The Thursday 25 October performance is already sold out and the remaining two nights are selling out fast, so get your tickets while you can.
Two years ago a new spectacular was added to the Wellington events calendar. Already the creative (as well as administrative) capital of New Zealand, this event was embraced with open arms by an ever-hungry audience.
Project Born bridged a gap between several genres of audio-visual arts and combined a high end visual stage show full of acrobatics, theatrics, body painting and costume with a lingerie show.
And it's all in support of the Neonatal Trust of New Zealand.
"My wife Tania and I are patrons of The Neonatal Trust and it's surprisingly difficult to fundraise for as it's an unseen challenge to most people. But 1 in 10 children are born into a situation that requires some form of neonatal care", says Richard.
"So this pushes us to find original ways to raise money and awareness for this vital trust."
So, in 2010 Project Born was conceived.
The audiences that attended had every one of their senses stimulated over two hours and left thoroughly entertained and with a feeling they'd witnessed something completely fresh.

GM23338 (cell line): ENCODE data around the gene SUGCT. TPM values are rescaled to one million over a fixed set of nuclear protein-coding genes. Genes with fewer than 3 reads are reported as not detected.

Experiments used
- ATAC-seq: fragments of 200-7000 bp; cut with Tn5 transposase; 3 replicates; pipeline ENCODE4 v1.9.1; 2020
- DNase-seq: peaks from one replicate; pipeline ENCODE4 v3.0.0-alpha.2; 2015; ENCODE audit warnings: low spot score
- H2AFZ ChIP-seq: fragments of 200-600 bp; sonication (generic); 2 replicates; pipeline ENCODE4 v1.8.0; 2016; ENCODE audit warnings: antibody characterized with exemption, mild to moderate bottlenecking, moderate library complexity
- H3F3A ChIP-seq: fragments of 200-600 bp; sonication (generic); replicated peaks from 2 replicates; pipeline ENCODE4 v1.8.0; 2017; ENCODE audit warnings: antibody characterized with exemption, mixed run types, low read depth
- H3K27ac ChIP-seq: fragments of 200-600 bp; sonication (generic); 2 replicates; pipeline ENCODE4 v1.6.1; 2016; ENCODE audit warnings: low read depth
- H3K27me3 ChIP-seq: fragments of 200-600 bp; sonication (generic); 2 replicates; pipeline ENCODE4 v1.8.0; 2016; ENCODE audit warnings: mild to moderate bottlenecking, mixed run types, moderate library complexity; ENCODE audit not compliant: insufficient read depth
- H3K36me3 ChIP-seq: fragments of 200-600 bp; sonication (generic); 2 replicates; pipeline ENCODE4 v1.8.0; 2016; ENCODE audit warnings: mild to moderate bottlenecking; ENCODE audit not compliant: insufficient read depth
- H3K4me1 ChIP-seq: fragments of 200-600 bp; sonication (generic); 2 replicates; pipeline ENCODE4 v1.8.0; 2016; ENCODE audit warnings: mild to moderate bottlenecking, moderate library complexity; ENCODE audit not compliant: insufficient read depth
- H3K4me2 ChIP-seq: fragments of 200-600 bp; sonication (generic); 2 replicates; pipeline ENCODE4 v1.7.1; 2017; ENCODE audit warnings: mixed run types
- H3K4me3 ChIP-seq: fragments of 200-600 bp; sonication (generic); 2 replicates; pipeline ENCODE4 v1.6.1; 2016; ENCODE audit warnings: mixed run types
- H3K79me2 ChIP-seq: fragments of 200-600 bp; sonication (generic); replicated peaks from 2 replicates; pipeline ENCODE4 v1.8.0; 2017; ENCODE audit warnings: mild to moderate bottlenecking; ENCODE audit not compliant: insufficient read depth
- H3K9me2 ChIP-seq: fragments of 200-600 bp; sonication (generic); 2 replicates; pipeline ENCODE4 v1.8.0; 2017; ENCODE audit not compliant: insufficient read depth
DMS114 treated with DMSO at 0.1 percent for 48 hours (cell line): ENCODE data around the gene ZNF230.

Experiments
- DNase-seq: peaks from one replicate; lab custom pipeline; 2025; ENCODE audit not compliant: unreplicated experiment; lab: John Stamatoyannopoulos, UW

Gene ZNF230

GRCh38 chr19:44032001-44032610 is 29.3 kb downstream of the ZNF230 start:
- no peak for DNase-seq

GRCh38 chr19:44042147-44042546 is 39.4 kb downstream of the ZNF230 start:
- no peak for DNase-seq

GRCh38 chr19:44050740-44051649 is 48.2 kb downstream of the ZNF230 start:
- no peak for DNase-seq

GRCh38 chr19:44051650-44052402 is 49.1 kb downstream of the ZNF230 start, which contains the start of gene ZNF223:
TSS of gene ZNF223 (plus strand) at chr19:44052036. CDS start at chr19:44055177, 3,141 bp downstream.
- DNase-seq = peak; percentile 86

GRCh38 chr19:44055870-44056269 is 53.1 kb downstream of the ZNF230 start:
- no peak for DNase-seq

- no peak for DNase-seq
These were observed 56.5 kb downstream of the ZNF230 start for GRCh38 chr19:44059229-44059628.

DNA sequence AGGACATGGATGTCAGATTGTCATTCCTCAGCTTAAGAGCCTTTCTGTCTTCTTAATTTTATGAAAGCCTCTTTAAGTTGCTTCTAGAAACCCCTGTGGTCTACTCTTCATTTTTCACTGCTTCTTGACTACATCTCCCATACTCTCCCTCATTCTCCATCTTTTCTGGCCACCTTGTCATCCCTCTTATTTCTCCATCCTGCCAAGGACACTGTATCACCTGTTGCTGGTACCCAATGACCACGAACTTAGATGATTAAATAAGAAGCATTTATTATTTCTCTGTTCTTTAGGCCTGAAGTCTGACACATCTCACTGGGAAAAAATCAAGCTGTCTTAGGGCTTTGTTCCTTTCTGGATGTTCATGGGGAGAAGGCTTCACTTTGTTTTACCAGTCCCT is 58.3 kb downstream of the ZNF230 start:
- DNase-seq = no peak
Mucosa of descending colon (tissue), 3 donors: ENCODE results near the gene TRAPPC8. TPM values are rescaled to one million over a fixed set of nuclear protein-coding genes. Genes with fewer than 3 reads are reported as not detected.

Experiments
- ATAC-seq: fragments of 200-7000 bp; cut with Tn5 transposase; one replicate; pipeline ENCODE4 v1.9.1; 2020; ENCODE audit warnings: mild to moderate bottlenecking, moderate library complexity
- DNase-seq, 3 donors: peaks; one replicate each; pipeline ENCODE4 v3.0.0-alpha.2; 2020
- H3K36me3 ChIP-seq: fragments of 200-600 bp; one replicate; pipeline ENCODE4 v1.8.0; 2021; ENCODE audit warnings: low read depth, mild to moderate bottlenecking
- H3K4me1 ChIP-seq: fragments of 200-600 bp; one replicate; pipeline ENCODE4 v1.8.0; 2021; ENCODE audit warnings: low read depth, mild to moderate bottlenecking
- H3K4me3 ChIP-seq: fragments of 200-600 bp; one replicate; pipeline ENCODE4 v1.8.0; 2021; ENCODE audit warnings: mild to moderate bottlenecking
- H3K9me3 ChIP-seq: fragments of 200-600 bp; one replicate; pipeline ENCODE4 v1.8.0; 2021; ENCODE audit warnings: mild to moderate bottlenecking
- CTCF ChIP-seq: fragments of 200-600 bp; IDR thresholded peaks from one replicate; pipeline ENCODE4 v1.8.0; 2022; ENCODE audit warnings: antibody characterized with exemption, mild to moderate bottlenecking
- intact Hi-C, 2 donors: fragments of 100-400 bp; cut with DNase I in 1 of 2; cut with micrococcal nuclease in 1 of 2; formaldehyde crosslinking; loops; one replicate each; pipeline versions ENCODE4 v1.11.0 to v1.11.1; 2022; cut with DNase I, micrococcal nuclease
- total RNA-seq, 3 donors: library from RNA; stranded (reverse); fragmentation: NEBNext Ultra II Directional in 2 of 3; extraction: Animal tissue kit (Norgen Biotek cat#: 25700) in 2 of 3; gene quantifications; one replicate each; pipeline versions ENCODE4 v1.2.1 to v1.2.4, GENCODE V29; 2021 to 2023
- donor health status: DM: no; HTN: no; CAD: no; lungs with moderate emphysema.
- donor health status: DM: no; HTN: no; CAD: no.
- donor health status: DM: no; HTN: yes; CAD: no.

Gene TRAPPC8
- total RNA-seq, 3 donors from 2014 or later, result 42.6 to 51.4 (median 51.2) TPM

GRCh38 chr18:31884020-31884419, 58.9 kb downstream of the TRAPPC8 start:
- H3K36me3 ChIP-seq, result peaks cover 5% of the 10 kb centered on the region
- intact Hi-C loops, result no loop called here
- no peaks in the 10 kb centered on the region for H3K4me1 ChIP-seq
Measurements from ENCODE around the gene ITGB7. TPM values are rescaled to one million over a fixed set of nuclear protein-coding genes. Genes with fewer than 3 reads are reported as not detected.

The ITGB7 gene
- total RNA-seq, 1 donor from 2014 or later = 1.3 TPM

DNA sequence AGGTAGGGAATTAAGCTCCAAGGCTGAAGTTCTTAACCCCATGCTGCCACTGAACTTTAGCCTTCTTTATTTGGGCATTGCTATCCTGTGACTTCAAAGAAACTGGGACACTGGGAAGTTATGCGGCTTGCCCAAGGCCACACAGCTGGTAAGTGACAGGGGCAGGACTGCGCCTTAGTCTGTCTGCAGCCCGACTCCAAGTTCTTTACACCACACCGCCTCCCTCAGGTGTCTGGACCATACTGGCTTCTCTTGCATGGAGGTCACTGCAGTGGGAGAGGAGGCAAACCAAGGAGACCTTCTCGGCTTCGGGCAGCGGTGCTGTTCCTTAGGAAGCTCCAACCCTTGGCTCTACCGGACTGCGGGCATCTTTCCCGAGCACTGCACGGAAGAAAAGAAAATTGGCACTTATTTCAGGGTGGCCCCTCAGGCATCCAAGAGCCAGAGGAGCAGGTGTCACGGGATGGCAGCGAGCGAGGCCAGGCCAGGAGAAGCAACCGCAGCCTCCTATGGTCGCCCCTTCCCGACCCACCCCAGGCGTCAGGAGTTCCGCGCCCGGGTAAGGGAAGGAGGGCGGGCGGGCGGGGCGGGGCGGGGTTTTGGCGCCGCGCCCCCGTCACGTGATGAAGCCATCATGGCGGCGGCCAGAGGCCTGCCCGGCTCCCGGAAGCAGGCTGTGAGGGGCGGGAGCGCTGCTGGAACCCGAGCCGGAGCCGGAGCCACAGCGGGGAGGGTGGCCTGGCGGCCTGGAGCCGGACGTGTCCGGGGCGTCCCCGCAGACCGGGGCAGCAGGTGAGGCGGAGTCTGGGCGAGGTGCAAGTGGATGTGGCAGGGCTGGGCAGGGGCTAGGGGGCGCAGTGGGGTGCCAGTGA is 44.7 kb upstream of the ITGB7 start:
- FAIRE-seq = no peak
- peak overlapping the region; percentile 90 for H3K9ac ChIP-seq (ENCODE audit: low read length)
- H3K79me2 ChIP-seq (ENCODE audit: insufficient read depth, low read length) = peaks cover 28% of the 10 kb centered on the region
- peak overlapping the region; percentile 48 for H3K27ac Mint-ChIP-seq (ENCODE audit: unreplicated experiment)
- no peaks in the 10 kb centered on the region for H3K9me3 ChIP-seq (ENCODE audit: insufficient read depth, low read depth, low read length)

"This year we have over 60 performers, almost twice as many as last time and we have extended the number of acts in the show. All the music bar a couple of pieces will be original compositions donated specifically for Project Born by local singers and songwriters around Wellington", Richard adds.
Everyone gives up their time for free - months of rehearsals, fittings, testing, set construction, prop building and decoration and everything else that goes into setting up a show with a cast of 60 over three nights. And to the creative standards of Richard Taylor and Weta Workshop. The inaugural event in 2010 was absolutely spectacular - this year promises to be even more so.
"It's a huge outpouring of generosity and dedication by a unique group of young Wellingtonians as they bring to bear on this fundraising charity what they can offer through their talent, their creativity, their passion and their endeavour to make a difference in our society." Richard adds.
A BIG production
Well over 250 people are involved in staging the event over three nights. 65 performers, over 30 Weta Workshop technicians, 30 people working on the production side and on the night over 65 make-up artists plus many others will ensure the show goes off with a bang.
The show is even at a bigger and better venue this time.
"The Wellington Portrait Gallery have kindly donated their venue for pre-production and for the three nights of the show and this gives us an incredible space into which we can design and construct the show", Richard concludes.